Journalists in War
That said, a lot of journalists have been fired upon during this war. The Pentagon can't simply that that shit happens in a war zone because since day one, they've managed the press, giving preferential treatment to cooperative journalists, embedding journalists with troops, doing regular press conferences, assigning well-meaning attaches to Al-Jazeerah, and even creating Pentagon-funded news outlets (see this post for some details about the Arab media market; it doesn't go into the stupidness of Al-Hurrah!, or whatever the exact transliteration is...).
My general point is that if the US wanted to say--"okay, journalists, go ahead and take your chances in a war zone, and cover what you will, but understand that you might not get special protection"--that would be one thing. But they seem instead to be saying--"okay, journalists, we would really like you to be covering this war from inside the US military protection, and if you're outside, we'd really like you to be reporting nicely about us because in the post 9-11 world, information-war is almost if not more transformative as bombs and missiles. Oh, and shit happens."
Shit has been happening, as it were, and because it's been happening to people who have their hands on the keyboards of the news, and because it's been happening to journalists who believe themselves to be On The Good Side, this shit has become suspicious. Maybe I'm naive, but I am really loath to believe that the US military is targetting journalists on purpose. Like Jeanne at Body and Soul, I don't want to accept Giuliana Sgrena's story that her car was fired on because the military didn't want her to escape her Iraqi captors to file her stories. They would have to be some stories for the military to want to risk such a botched attempt at an assassination! Instead, I tend to believe that US miliatry in Iraq err on the side of self-preservation, and that things are so crazy in Iraq right now that self-preservation entails a lot of actions that seem unconscionable to people sitting safe back home.
Still, the Pentagon should be more careful! The people it's sent out there in Iraq are under extraordinary stress--and they're under an uncontrollable media attention. The Pentagon has already admitted that this war is at least hald a media-battle; it needs to figure out better ways to stop journalists from being "collateral damage."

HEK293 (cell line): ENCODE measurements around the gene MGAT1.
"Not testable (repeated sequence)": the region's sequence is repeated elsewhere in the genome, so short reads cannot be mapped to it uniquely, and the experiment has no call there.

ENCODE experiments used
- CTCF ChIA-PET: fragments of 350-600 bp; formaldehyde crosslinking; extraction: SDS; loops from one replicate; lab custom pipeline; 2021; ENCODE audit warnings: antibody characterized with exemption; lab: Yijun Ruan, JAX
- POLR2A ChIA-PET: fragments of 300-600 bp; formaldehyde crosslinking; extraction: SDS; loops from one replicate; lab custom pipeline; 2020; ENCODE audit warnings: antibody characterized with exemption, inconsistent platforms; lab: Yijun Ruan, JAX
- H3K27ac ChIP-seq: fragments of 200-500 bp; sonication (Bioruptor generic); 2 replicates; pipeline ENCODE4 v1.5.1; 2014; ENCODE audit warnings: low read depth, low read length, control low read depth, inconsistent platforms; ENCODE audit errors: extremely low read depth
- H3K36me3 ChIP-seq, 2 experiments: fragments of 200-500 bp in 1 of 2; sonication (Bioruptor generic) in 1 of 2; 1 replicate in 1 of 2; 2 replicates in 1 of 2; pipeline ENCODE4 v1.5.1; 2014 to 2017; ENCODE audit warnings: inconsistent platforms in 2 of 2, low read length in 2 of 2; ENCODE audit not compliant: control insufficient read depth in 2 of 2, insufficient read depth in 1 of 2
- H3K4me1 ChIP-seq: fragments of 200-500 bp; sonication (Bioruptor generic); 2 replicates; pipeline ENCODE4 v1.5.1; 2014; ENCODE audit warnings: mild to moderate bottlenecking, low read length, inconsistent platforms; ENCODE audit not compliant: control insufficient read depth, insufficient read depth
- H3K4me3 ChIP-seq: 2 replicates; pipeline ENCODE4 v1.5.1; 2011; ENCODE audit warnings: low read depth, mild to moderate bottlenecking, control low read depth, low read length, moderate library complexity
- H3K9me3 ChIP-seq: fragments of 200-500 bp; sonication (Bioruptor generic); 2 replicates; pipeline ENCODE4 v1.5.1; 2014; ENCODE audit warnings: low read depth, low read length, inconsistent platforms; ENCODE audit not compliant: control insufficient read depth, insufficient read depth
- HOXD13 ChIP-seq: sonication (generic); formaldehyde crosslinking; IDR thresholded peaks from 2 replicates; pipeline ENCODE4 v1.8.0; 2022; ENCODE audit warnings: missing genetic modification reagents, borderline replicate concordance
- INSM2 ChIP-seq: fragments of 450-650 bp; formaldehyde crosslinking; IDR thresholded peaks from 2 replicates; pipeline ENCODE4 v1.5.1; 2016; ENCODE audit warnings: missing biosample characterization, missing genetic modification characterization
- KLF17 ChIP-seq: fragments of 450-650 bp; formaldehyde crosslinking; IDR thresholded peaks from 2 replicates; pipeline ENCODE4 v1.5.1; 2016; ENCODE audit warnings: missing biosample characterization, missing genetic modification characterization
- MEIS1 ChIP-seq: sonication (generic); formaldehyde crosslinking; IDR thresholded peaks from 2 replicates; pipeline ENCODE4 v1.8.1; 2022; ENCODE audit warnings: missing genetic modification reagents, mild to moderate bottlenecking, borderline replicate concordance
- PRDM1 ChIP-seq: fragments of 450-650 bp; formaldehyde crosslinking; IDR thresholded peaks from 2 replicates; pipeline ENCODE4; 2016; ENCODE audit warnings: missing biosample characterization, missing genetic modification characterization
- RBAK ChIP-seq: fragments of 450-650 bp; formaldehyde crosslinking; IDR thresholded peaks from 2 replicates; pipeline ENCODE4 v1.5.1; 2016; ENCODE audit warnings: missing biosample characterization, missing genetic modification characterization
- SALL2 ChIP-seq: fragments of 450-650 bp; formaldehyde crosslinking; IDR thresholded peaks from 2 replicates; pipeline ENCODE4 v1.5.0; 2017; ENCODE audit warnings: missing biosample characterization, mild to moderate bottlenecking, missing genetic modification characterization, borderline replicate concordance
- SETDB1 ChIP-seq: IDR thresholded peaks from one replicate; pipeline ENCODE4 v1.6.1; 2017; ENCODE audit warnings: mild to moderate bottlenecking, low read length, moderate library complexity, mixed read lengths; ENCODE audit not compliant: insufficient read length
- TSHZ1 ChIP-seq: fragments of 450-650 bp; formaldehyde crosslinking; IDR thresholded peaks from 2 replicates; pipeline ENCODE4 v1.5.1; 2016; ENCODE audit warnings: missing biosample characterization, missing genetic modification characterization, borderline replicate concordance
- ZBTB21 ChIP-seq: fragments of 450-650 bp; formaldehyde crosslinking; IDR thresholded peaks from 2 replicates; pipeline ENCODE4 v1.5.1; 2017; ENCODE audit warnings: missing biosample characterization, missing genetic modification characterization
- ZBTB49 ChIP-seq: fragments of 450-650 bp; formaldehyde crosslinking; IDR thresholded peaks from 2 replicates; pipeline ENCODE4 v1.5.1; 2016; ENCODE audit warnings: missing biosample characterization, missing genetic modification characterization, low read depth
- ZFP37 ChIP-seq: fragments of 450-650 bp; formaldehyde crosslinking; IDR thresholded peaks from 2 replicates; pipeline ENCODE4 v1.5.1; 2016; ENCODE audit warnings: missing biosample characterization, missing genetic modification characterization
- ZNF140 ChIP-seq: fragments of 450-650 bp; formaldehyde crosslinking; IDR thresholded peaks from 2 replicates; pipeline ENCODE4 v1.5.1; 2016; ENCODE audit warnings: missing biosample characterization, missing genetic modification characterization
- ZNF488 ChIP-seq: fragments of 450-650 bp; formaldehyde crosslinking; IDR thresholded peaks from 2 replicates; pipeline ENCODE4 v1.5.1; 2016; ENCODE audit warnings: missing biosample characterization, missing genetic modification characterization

As a footnote and aside, I wouldn't at all discount the possibility that one or two incidents could be chalked up to personal initiative. The number of incidents in question is relatively small (as compared to total civilian casualties, that is), and a few "bad apples," as it were, might really skew results. On this score, however, I would also ask the Pentagon to consider the media sources it proffers its journalists.
I can't speak to the TV news that soldiers watch (although I've heard it's mostly FOX), but I did spend an entire year listening non-stop to American Forces Radio. Drive-time slots in Germany were given to either military channels or Rush Limbaugh. NPR's morning show played at noon, and at eight, when families not badgered into family-time by the seven o'clock Dr. Laura tuned in, they could hear the carefully balanced NPR show "On Point," after which played "All Things Considered. At midnight, again in Germany, we had the privilege of hearing the outdoors-n'-hunting channel, which seemed to me to be a wafer-thin front for the NRA. All domestic-policy considerations aside, both Rush and Dr. Laura go to extraordinary lengths to justify anything that US military personnel might decide to do. They pretend to address political, familial, or moral concerns, but they know their audience and they rationalize away most anxieties about warfare or national policy or dissent. These people should not be on the air to our deployed personnel. They give a warped view of conventional US opinion and, I believe, enable soldiers who contemplate extralegal actions.
I was listening to AFN on my walkman, as I recall, on a bus to Wiesbaden, when Limbaugh ridiculed the outrage over the Abu Ghraib atrocities as "fratboy pranks." I sneered and was appalled, as I imagine many of my German friends who also listen to AFN did, but since it was radio and went by quickly, I didn't make much of it. At that point, you must understand, it seemed much of a muchness. Anyone who hasn't listened to Rush on a daily basis won't understand how good he is, how seductive and comforting his style. When his comments are reported, as a shocking, out-of-the-mainstream, Limbaugh-instance!, it seems humorously out-of-touch even to the liberal and appalled listener. Yet I was glad that his comments about Abu Ghraib got reported on and criticized widely. He was speaking to our soldiers, you see, and they needed to hear, from somewhere, that he was wrong.
The problem is--he's still speaking to our soldiers. And the shorthard LLL, the shorthand MSM, all mean that news outlets other than Fox and Limbaugh represent the enemy. If you drive home to a US base in Germany between 6 and 8, and you listend to AFN, you'll be convinced that the next segment of NPR will present the views of Stalinist Russia.
The Pentagon can do better by journalists very simply: give real journalists airtime on AFN. Make US soldiers more aware of the real work that journalists do. Instead of giving airtime to mindless lifestyle pundits or ridiculous military announcers, book academics and thinkers. Soldiers are not stupid. They could learn from their military media. Instead, you've chosen to give them either propaganda or very very balanced news. They deserve the BBC (which doesn't come in for the Rhineland-Palatinat), they deserve the radio equivalent of books on tape, they deserve specific and intelligent analysis about the region they're in. Instead they're getting media that basically asserts that journalists all work for Stalin. Small wonder that...